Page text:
In Pictures: Antelope Canyon in Arizona

Formed by the wear of rushing water through the rocks over many years, Antelope Canyon was born. Located on Navajo land east of Page in Arizona, Antelope Canyon has become one of the most visited slot canyons in the world. 

What starts off as a tiny crack created by flash floods grow overtime to become slot canyons. Although canyons like the ever-so-famous Grand Canyon are marvelled at for its astounding grandeur, what’s striking about this one is unlike many others. 

Its wave-like structure and completely unique rock formation are what draws travellers to this novel destination. Above the streambed, the walls of Antelope Canyon rise to above 120 feet. As the light begins to pour into the canyon through the slots, formations and patterns of all sorts begin to emerge and come to light. 

Unlike what most would consider the ‘golden hour’ at sunset, Antelope Canyon’s golden hour surprisingly hits at ten in the morning. Light beams peering through the Canyon’s crevices make for a celestial sight to behold, making it a top spot for photographers.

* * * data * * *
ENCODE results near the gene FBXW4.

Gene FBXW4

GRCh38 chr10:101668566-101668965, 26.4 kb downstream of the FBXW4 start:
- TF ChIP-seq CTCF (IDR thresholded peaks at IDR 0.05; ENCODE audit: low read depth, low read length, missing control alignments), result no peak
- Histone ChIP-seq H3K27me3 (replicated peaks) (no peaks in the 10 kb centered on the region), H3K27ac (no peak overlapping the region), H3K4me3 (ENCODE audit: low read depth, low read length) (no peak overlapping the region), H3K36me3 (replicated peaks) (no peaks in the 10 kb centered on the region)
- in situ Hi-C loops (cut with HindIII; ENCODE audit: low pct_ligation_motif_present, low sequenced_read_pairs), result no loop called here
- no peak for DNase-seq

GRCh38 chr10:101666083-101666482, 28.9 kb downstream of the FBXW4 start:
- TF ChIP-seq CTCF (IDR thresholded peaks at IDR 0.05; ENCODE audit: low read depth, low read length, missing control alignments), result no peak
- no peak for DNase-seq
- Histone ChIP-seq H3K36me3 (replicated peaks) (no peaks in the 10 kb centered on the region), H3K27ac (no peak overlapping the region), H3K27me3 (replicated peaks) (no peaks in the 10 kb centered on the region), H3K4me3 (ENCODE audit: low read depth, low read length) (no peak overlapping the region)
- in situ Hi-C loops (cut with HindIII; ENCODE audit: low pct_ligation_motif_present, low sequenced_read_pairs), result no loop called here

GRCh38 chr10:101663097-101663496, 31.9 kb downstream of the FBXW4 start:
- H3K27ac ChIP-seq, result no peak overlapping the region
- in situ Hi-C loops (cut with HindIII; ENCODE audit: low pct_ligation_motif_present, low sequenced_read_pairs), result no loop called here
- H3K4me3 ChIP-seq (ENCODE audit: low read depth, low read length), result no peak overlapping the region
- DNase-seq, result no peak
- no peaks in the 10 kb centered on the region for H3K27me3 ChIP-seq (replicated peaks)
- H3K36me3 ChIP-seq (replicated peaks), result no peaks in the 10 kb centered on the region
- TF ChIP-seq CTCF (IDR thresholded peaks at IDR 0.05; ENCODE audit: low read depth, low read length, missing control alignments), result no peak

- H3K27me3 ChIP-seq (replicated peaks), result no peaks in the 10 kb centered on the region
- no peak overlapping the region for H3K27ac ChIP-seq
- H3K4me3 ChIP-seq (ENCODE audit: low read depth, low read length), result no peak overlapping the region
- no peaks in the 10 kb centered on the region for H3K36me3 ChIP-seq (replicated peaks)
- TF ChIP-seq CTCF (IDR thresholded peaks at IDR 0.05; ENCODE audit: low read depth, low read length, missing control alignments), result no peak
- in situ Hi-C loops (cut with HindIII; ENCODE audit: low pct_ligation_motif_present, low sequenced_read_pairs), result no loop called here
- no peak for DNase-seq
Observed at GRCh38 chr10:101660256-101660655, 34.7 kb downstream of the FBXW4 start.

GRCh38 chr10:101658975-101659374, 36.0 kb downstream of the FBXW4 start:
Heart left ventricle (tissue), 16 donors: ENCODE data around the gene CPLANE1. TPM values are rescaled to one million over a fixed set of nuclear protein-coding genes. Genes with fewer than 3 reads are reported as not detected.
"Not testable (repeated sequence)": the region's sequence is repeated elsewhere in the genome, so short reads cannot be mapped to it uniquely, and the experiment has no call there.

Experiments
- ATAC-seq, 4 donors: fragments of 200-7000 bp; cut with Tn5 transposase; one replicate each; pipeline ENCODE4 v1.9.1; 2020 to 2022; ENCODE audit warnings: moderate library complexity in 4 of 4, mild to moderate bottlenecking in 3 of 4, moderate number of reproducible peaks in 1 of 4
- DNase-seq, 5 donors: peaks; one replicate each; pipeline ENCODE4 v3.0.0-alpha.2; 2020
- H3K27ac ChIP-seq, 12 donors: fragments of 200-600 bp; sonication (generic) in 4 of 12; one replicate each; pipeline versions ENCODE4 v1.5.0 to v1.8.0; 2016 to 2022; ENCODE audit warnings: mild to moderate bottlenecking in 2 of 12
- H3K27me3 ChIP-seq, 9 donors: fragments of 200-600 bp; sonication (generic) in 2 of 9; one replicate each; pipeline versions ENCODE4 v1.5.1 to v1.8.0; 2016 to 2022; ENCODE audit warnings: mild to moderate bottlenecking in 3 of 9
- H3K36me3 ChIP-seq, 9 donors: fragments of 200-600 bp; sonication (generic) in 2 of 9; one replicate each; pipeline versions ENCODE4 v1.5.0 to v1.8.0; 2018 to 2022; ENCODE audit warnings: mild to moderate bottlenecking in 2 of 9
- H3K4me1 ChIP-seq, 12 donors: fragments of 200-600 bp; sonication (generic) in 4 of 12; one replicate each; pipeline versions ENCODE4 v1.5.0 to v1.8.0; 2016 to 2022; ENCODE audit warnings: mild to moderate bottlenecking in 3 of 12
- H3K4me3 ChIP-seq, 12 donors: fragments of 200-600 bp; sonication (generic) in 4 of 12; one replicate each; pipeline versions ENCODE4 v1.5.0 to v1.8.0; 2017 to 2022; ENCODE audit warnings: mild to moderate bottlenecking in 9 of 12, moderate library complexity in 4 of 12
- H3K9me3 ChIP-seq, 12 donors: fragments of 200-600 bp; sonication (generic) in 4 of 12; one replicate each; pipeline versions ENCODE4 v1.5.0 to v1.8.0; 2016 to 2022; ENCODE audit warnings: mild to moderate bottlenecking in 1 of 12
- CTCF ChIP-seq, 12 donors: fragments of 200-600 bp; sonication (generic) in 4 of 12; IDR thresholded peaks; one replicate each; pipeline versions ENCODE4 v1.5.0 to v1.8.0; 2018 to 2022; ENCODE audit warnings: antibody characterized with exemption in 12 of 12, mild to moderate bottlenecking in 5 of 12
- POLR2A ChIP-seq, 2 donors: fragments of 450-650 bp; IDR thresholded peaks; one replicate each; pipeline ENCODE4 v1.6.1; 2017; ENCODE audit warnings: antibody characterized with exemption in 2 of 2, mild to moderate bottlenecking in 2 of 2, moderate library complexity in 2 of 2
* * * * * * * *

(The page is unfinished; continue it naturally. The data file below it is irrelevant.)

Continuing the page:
As Antelope Canyon is only accessible by tour, make sure to do your research and come prepared. The Canyon is protected by the Navajo Nation and became a sacred monument for the tribe when it became a Navajo Tribal Park in 1997. Let us take a peek into one of the world’s most wondrous natural formations.

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